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Tags Josef Stalin , Russia history , Soviet Union history

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Old 12th August 2017, 09:44 AM   #81
caveman1917
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Originally Posted by Craig B View Post
If you want to spend time doing that rather than reading the exhaustive literature on the subject already composed by scholars, who have in the past performed such exercises, go ahead. Or read the works of these scholars.
What makes you think I haven't?

Quote:
Why don't you do that?
If you got a case to prove it's up to you to prove it, not up to me to prove you wrong. But since this concept seems so terribly hard for you to grasp:

1. Harvest failure affects countries differently depending on a whole range of factors, from available reserves, to trade opportunities, and so on.

2. While Germany was well-equipped to handle the food deficit, even in Romania the situation was much more close, they barely got by until the next harvest.

3. I already asked about the other countries in the region, which you conveniently ignored. For example in Poland peasants were starving. If you want to make this argument you actually have to exclude all of the other places which were hit by these harvest failures.

4. And even if you manage to show that the USSR was unique in its failure to deal with the crisis leading to starvation, then you'd still have to show that, out of all possible causes for this, it was specifically the "economic system introduced by Stalin" which caused it. You still have to argue your case on its own terms.

5. Of course you could also simply start by arguing your case on its own terms, since it's where your current line of argument would lead you anyway, rather than this bizarre non-sequitur you're employing about there being no famine in Germany. It appears that, for some reason, you're just "sticking onto" my argument about harvest-reducing plant disease without realizing that for my argument I merely needed to show the existence of an unpredictable and uncontrollable harvest failure in the USSR, since being unpredictable it refuted the "premeditated Evil Plan" hypothesis.

6. Regarding your methodology based on nothing but "there exists a journalist which says X about a famine somwhere" - well, I've got you an article series by Walter Duranty to sell.

Quote:
Because the scholars are more or less unanimous that Stalin's economic reforms were the prime cause of the disaster.
And?

Quote:
I have set down my reasoning. Over to you.
Your reasoning is a non-sequitur. Find better reasoning.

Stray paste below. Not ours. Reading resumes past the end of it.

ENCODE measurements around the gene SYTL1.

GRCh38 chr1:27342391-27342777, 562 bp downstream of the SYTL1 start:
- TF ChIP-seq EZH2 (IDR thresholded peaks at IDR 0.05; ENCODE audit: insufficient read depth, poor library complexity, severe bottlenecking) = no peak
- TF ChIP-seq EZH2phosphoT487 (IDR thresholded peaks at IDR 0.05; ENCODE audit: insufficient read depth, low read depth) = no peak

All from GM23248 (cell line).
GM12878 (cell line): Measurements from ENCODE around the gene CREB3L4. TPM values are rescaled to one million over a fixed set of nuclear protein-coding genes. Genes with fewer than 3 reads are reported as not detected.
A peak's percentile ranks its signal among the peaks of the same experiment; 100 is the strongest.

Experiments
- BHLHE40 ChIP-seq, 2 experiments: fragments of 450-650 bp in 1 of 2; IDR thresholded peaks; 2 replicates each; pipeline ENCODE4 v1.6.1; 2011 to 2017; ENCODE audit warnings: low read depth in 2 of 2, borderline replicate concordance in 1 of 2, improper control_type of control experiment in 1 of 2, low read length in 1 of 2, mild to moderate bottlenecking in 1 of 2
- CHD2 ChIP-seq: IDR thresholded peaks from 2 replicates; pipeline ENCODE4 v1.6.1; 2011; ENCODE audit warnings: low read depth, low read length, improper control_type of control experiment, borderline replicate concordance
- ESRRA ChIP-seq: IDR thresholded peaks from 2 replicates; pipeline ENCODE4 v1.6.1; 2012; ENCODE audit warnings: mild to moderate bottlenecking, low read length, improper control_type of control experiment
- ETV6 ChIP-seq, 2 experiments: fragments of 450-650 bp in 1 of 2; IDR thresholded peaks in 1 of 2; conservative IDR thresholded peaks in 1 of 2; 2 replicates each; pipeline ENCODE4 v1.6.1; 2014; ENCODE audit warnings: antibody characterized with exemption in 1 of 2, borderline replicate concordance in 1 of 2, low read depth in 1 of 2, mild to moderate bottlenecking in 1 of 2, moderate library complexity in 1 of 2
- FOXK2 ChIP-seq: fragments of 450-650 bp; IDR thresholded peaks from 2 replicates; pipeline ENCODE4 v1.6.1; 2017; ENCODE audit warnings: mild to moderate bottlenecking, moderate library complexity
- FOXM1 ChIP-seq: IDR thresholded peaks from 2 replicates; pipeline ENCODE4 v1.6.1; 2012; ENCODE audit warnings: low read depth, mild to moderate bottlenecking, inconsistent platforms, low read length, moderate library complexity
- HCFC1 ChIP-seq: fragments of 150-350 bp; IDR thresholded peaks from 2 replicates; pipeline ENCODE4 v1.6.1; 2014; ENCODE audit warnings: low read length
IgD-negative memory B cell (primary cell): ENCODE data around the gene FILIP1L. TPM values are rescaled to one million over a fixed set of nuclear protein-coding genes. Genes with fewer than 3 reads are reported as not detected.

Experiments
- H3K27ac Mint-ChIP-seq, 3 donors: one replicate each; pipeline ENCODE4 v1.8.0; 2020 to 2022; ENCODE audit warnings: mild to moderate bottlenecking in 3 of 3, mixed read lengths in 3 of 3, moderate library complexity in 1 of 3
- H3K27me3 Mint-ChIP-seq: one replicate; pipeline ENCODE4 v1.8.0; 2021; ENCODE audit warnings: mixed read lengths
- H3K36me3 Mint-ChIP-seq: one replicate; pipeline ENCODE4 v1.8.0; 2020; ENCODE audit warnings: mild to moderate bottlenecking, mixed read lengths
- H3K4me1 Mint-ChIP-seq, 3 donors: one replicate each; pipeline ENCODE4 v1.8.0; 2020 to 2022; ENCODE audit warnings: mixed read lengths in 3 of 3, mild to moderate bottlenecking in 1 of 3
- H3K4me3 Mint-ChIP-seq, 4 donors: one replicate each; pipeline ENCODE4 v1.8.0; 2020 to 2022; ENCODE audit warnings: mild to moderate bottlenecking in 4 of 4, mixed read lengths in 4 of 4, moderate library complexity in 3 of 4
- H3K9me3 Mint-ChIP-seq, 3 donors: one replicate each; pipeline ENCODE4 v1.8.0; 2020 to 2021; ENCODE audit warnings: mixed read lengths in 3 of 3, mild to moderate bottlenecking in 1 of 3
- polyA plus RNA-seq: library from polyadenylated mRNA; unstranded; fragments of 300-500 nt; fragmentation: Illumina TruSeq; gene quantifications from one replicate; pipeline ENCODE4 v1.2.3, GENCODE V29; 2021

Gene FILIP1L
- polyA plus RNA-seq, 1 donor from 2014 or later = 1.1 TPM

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Old 12th August 2017, 10:07 AM   #82
Craig B
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Originally Posted by caveman1917 View Post
What makes you think I haven't?

If you got a case to prove it's up to you to prove it, not up to me to prove you wrong. But since this concept seems so terribly hard for you to grasp, I'll throw you another bone:
... For example in Poland peasants were starving.
You need to give me a source of data on this Polish famine; with mortality figures etc. Here's what I've found so far, which doesn't seem to establish your case.

But give me the data on these non-USSR famines in 1932-33. If you assert that they happened it's up to you to prove it. You will perhaps say again that you don't care, and that will put an end to this fascinating conversation.
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Old 12th August 2017, 10:16 AM   #83
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So the discussion is really, "which is worse, killing 10 million people on purpose or killing 30 million accidentally?" and "Did Stalin kill those People on purpose or not?"
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Old 12th August 2017, 10:33 AM   #84
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Originally Posted by ahhell View Post
So the discussion is really, "which is worse, killing 10 million people on purpose or killing 30 million accidentally?" and "Did Stalin kill those People on purpose or not?"
I think Caveman1917 is disputing whether Stalin was responsible for any mass killing.

(Spoiler alert, he was - and given his use of hunger as a weapon in the gulags, I think that Craig B is probably erring on the side of caution in saying that he thinks it was probably a side-effect rather than an intended effect of collectivisation)
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Old 12th August 2017, 10:35 AM   #85
caveman1917
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Originally Posted by Craig B View Post
You need to give me a source of data on this Polish famine; with mortality figures etc.